Here is part of an interesting blog post from a retired oncologist, Dr. Herman Kattlove, titled “I was wrong – transplants work for multiple myeloma:”
… Over the last 10 years, treatment has improved. During most of my practice years, the main treatment was a pill called melphalan. It didn’t cause many side effects and often the disease would remit for a while – maybe even a few years. But it always came back and there wasn’t much we could do at that point.
Then someone came up with the idea of giving these patients high doses of melphalan intravenously. This would normally kill them because although most of the myeloma cells in the bone marrow would be wiped out, the good ones responsible for making white cells, red cells and platelets would also take a hit. To get around this, normal bone marrow cells would be collected from the patient beforehand and then given back after the treatment.
Of course, some myeloma cells would get in there also and that was my problem with the procedure. Myeloma cells were being returned and so there was no question that the myeloma would come back. And it did. But, what I failed to realize was the fact that myeloma is generally slow growing so it took a long time for the disease to reappear. Then the researchers began adding a second transplant – same procedure – a few months after the first. I really doubted that all the pain of the high dose chemotherapy and transplant were worth it.
But, I was wrong. This month, in the March 1 Journal of Clinical Oncology, the myeloma transplanters presented their results after over ten years of different trials of high dose chemotherapy and transplants. And the results look great. The most recent trials are reporting their patients surviving much longer, with half alive after 10 years. When I was in practice, I would have considered it a miracle if any patient lived 10 years. And now, at least half are? Wow!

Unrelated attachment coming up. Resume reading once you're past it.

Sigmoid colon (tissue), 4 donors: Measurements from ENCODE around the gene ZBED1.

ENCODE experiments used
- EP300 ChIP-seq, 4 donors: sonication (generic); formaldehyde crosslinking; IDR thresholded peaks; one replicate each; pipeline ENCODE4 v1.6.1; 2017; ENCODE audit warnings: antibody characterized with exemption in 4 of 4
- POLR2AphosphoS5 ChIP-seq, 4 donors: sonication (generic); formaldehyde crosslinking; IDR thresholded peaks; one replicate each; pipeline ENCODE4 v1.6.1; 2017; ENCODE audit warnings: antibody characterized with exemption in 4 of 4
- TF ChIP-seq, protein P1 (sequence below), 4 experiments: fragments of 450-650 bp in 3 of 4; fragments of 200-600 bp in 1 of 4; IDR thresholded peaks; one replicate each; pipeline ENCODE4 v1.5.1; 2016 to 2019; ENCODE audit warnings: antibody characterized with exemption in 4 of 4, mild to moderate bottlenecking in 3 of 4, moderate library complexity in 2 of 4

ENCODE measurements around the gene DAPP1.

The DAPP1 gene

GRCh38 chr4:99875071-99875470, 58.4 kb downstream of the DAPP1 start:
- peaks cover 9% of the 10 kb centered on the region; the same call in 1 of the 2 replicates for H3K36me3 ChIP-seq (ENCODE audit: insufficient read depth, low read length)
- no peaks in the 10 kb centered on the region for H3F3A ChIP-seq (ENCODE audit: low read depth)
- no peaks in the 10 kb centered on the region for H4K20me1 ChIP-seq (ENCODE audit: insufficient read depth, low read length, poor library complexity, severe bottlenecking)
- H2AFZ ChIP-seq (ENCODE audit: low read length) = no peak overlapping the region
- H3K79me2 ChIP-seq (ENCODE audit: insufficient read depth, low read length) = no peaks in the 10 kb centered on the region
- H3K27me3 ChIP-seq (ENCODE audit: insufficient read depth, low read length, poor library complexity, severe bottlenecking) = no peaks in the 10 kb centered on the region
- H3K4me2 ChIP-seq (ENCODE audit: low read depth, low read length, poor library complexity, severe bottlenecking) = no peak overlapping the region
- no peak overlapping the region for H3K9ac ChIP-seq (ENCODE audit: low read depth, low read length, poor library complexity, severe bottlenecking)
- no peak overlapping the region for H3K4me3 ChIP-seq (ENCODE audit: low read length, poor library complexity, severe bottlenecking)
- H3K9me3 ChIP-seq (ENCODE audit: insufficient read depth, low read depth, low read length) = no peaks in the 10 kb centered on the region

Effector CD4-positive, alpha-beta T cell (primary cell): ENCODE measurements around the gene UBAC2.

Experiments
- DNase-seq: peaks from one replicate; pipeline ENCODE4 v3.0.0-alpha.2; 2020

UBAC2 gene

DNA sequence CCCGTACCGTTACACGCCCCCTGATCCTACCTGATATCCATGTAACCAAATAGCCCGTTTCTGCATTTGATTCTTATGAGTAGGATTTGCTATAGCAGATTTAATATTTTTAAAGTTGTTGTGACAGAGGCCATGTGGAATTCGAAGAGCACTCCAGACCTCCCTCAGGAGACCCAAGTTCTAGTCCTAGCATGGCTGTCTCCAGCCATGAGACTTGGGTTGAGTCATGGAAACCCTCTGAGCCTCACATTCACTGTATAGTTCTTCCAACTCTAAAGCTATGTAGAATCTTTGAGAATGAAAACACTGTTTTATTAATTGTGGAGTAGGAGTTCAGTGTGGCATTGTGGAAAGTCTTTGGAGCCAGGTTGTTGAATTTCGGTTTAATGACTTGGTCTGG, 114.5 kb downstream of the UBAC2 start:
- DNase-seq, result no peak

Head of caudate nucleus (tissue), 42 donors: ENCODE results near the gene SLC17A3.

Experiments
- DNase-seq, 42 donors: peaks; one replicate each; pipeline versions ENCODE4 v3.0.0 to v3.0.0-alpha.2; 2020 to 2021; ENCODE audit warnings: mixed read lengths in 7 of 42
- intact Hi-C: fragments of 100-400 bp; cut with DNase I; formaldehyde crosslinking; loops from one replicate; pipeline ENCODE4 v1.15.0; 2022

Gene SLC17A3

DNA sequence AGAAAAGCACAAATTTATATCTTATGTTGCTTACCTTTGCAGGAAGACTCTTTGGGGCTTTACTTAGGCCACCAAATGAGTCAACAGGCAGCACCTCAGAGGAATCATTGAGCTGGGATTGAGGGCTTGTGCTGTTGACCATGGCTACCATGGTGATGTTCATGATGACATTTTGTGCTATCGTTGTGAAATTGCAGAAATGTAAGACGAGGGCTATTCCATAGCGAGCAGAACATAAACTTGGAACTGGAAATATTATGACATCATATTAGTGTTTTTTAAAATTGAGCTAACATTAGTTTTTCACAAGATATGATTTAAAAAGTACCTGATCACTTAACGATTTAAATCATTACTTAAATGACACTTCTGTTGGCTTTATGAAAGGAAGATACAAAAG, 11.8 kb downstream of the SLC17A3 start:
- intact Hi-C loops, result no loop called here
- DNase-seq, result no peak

Some issues. One reason survival has improved is that there are new drugs around that can be used when the myeloma comes back, which it inevitably does. But the drugs keep the disease in check for a while longer. And also, the studies favored younger patients and that is always a problem. Those of us over 65 were not big participants in these studies – maybe many of us are too sick to handle the high doses of drugs. But, nearly two-thirds of myeloma patients in the U.S. are over 65 so it isn’t clear that these results apply to everyone…
This post reminds me of a conversation I had with an older oncologist at the airport in New Orleans leaving the ASH convention last December. Nice guy! I don’t recall his name, but he too marveled at the progress medicine has made over the past ten years treating myeloma–recounting and sharing many of the same advances Dr. Kattlove shares with us on his blog. You can read this blog post in it’s entirety by going to: Dr. Kattlove’s Cancer Blog.
Feel good and keep smiling! Pat